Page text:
Pond & Lake Sturgeon Facts Guide 2019 (Lifespan, Size, Eating & Breeding)
Sturgeons belong to the family Acipenseridae and includes 27 sturgeon species that began to evolve about 250 million years ago during the Triassic Period. The species that are present today have been around for about 50 million years, remnants of the ancestral true bony fishes. Of these 27 species, only about a handful of them are considered to be suitable for ponds and are available for commercial sale – the beluga/great sturgeon, Siberian sturgeon, sterlet, stellate sturgeon, and the diamond/Russian sturgeon. There are also a variety of hybrids that may be available for purchase depending upon where you live.
Sturgeon are considered to be both prehistoric as well as primitive, because their appearance and overall physiology and morphology haven’t changed much from our earliest fossil records of them. They can be found pretty much worldwide, from cold freshwater sub-arctic rivers and lakes to warmer marine coastal waters along Europe and North America, as different species have adapted to different locations. Highly exploited for their roe, large size, and armored scales, the IUCN Red List of Threatened Species considers the sturgeon family to currently be perhaps the most critically endangered family, with 4 species already potentially extinct and the others threatened or endangered.
Sturgeon Dietary Needs and Feeding Behaviour
Tending to live deep in water where very little light is able to reach, sturgeon are considered to be carnivorous benthic feeders, meaning that they prefer feeding on things found at the bottom of water bodies. In nature, this includes crustaceans, shells and shellfish (like clams, shrimp, and mussels), other fish, micro and macro invertebrates, insect larvae, crabs, and barnacles.
Their bodies lack the enzymes to break down plant matter, so though they may eat wheat or soy based things that are fed to them, they won’t be able to digest them and will become thin, malnourished, and ill all the same. A high protein diet is crucial! They usually need to eat around 2 to 3% of their body weight each day, especially if they’re still growing. They’re also quite slow creatures with poor eyesight (due to evolving to live in deep, dim waters), so you’ll need to feed your other fish first, else they’ll gobble up the sturgeon food before it has a chance to sink to the bottom for the sturgeon to find using their facial barbels.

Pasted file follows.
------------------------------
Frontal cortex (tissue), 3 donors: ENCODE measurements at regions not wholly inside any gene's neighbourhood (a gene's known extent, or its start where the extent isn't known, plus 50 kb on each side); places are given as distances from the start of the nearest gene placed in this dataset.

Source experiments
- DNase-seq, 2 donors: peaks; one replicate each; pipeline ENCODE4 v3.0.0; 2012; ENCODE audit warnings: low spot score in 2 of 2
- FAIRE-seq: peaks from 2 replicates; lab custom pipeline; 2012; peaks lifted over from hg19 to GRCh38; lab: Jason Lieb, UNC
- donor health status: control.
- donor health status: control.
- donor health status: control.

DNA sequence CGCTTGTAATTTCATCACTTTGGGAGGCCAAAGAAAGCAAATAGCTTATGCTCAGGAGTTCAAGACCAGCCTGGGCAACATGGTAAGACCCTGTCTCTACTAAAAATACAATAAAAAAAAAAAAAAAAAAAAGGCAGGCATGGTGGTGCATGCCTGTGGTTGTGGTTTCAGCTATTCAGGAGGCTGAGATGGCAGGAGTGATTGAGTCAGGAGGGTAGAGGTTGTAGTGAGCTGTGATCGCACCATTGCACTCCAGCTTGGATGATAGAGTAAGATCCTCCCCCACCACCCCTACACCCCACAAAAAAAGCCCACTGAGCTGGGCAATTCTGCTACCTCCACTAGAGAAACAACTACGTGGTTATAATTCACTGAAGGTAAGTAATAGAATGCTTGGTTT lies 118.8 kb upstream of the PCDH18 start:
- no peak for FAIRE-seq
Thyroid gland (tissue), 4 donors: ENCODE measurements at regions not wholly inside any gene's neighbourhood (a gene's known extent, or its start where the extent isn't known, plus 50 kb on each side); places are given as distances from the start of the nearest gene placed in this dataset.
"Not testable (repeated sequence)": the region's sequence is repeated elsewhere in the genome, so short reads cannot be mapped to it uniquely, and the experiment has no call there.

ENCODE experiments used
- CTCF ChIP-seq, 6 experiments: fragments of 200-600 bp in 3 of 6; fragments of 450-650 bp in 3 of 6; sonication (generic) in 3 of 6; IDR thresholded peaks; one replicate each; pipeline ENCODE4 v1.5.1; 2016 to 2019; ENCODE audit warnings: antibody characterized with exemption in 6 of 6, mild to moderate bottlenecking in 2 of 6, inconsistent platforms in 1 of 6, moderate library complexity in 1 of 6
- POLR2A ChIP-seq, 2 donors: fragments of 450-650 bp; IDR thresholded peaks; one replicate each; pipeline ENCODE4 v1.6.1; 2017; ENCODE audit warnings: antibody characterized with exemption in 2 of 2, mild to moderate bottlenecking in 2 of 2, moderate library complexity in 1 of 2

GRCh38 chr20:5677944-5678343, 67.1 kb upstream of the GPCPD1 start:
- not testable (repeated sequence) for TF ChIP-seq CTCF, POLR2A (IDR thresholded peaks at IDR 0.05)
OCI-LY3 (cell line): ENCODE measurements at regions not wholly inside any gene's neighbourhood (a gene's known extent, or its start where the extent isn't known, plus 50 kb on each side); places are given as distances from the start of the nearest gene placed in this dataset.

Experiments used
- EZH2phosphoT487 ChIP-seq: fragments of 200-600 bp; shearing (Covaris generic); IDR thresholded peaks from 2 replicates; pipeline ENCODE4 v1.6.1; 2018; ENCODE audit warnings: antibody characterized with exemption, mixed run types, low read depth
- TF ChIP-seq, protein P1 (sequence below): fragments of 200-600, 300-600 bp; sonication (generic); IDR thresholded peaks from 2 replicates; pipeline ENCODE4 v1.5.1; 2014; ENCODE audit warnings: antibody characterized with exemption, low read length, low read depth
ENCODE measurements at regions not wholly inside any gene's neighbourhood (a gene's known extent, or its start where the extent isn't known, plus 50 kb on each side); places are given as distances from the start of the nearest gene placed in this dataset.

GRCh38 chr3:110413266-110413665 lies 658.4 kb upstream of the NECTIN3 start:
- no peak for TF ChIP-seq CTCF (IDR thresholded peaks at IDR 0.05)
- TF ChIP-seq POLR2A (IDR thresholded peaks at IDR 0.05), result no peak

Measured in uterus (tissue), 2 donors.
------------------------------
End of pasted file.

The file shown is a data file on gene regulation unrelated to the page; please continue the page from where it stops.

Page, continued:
The Video below shows typical browsing behaviour of sturgeon in a pond environment with other fish, such as koi:
Lifespan, Size, & Growth Rates of Sturgeon
Very long-lived creatures, it’s not unheard of for sturgeons to live well over 100 years, though the average life span is closer to 55 due to severe overfishing and habitat degradation. These long lifespans and slow growth rates are part of the reason why they’re so threatened – they don’t reproduce quickly or often, and so it’s very hard for them to bounce back from things such as overfishing, pollution, poaching, and habitat loss.
Actual growth rate varies considerably from species to species and also depends on water quality, diet, feeding rate, and temperature. These factors also predictably influence lifespan as well. As mentioned above, it’s been found that feeding sturgeon the equivalent of 2-3% of their bodyweight each day is the best feeding rate for optimum growth and maturation. In addition, temperatures below 14° Celsius slow down growth rates in many species of sturgeon. A diet of at least 40% protein and 15% lipids is best for healthy growth.
Which Are The Smallest & Largest Sturgeons?
Among species available for use in ponds, sterlets are the smallest, growing to an average of 1 meter at a slow rate, taking about a decade to reach their adult size. Siberian sturgeons grow to about 1.5 meters and attain this much more quickly than sterlets, packing on an average of 10 inches per year. Beluga sturgeon, the largest available sturgeon species, can reportedly reach up to 10 meters and 4,500 pounds in size, though around 5 to 7 meters and 2,500 pounds seems to be more normal. Again depending on various factors, belugas can grow about a meter every 2-10 years. The largest reported beluga sturgeon was 7.2 meters long and 3,463 pounds.
Is My Pond Big Enough For Sturgeon?
Due to their substantial size, sturgeons require large ponds. For sterlets, the smallest sturgeon species, you’ll need about 1,000 to 2,000 gallons at least (per sturgeon). All other available sturgeons species should be kept in a minimum of 3,000 gallons (again, per sturgeon), and if you’d like to have a beluga don’t even think about it unless your pond is at least 15,000 gallons. Your pond should be a minimum of 4 feet deep for any sturgeon, though 10 to 15 feet is best as they prefer deep waters.